San Francisco-based Sierra Club filed petitions with the U.S. Department of Energy on Thursday in opposition to the company being granted clearance to begin constructing the facility, which will enable Sabine Pass Liquefaction to export LNG on the international market.
The Sierra Club decided to battle federal regulators over all applications from companies interested in selling LNG. Complaints have also been filed against Sempra Energy’s Cameron LNG facility.
Deborah Nardone, Sierra’s director of the Beyond Natural Gas campaign, said the group is interested in seeing regulations imposed on the country’s LNG industry.
The environmental group contends that technology like hydraulic fracturing — a process that uses a high-pressure mix of water, sand and chemicals to extract natural gas and oil — leads to air and water contamination.
“We should have adequate protections before exporting gas to China. The natural gas industry does not have to prove or not prove impacts nor jump through additional safeguards that every other industry in the country have to abide by,” she said.
On Aug. 8, the U.S. Department of Energy gave Sabine Pass Liquefaction authority to proceed with its project. In its report, the agency wrote, “On the basis of the environmental assessment, DOE has determined that granting the application of Sabine Pass for authority to export LNG, subject to the environmental conditions imposed on Sabine Pass that are set forth in the environmental assessment … will not have a significant effect on the human environment. The preparation of an environmental impact statement, therefore, is not required and DOE is issuing this Finding of No Significant Impact.”
Nardone said Sierra Club will continue fighting LNG companies and the government over every permit filed.
Sierra Club believes that arguing against LNG exporting is needed to push state and federal regulators to impose environmentally sound restrictions on the industry.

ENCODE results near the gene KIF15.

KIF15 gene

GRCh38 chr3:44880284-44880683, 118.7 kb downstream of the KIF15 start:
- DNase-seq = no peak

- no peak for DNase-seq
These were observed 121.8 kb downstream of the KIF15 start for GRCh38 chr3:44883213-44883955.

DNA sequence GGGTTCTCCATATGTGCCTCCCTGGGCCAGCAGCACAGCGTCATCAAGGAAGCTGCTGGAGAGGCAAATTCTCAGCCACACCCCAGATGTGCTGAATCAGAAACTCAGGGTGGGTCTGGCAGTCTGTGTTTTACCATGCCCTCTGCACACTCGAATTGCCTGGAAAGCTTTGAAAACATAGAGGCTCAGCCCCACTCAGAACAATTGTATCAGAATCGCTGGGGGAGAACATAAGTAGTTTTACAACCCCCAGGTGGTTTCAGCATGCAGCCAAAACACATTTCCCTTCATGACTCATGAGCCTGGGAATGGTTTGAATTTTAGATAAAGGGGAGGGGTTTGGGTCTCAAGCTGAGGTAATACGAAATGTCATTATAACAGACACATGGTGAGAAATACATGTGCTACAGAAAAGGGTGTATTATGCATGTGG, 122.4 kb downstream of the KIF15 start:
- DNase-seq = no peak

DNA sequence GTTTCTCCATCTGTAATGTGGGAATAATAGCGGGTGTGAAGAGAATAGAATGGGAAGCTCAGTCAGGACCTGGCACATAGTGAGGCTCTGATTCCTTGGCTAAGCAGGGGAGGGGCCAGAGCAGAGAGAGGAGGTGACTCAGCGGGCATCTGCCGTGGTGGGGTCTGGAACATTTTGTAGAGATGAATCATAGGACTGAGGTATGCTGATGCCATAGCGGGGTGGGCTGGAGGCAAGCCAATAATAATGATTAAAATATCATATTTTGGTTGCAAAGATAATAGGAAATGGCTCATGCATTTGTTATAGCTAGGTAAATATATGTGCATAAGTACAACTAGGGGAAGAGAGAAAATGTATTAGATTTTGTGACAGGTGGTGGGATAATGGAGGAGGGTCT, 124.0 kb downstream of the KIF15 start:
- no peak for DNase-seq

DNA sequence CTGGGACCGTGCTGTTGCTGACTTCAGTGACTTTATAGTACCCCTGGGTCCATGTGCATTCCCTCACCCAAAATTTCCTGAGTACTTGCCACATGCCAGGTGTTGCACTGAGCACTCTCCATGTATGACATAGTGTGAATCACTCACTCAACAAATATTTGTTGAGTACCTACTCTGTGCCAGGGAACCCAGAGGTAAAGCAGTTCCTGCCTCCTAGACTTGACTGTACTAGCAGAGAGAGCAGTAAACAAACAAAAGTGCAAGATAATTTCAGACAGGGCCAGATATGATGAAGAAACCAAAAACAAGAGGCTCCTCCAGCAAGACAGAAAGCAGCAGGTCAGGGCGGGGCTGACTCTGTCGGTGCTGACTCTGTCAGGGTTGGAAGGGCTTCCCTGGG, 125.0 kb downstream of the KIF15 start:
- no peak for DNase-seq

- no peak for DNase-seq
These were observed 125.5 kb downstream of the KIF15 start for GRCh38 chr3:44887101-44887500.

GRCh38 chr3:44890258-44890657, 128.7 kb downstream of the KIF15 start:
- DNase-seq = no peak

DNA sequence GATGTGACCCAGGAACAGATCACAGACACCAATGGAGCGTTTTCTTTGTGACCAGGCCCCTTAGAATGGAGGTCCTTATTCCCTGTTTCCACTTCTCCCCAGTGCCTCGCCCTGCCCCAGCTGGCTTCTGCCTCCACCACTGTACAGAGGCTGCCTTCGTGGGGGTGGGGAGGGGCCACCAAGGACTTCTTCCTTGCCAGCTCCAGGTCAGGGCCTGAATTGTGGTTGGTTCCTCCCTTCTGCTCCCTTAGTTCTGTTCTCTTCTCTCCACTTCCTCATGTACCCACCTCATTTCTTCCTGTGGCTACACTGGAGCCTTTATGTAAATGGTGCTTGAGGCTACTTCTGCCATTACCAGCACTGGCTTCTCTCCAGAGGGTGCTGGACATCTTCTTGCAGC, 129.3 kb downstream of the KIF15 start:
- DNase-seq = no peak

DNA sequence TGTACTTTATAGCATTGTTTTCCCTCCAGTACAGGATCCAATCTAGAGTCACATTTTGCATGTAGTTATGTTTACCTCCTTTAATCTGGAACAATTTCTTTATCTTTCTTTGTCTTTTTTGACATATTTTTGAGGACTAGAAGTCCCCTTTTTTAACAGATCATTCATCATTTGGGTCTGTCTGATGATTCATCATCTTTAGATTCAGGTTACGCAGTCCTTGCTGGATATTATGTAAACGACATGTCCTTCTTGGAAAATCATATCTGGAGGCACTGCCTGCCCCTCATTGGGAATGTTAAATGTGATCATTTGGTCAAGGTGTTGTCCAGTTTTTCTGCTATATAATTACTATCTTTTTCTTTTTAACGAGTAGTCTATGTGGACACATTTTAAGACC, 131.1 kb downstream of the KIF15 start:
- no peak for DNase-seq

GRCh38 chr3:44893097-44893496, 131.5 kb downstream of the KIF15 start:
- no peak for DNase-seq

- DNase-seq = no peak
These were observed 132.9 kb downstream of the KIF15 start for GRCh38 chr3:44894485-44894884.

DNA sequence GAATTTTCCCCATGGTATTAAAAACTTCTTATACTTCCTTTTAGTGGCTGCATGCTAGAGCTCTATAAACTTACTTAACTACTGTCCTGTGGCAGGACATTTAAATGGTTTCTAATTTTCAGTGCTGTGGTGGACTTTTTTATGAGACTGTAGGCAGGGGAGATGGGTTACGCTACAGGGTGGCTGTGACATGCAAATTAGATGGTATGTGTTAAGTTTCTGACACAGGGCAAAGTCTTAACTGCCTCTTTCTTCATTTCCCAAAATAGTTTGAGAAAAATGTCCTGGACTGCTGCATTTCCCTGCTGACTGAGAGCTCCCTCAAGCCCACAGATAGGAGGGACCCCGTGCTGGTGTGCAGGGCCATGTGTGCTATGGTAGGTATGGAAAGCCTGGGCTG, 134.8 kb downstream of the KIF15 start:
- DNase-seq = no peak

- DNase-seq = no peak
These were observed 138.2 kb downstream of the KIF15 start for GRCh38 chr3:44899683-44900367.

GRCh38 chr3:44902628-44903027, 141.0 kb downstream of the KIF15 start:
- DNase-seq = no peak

“First and foremost, we feel strongly in minimizing the amount of liquid natural gas produced. The country is looking at exporting a massive amount of gas and increase production significantly. We need environmental impact assessments,” Nardone said.
So because they don’t like fracking – and amazingly contend that not enough environmental study of fracking has been done despite TWO EPA studies of fracking in the past decade – the Sierra Club is going to attempt to shut down every possible avenue by which natural gas might be brought to market.
This is an assault on the natural gas business, plain and simple. There is such a glut of natural gas right now that producers are shutting wells in rather than produce, because the price is so low. Exporting LNG offers some limited relief to that oversupply; overseas prices are significantly higher than domestic prices are, and sizable profits can be made. Our trade deficit can be lessened.
The world will continue to run on natural gas regardless of what the Sierra Club does. Exporting LNG to China offsets in some measure the export of coal to China – the Chinese economy runs on a power grid fueled by coal, a large portion of which is American coal. Apparently the Sierra Club hasn’t been willing or able to stop that export, so now they turn their guns on natural gas.
Does the Sierra Club have a better solution for how to power an economy? No. The Sierra Club merely stands in the way of legitimate business trying to create prosperity.
These people should be reviled and ignored. And their finances should be audited to insure they’re not being funded by the Russians or Venezuelans or Iranians or Saudis, whose economic and geopolitical aims are being furthered by the Sierra Club’s actions.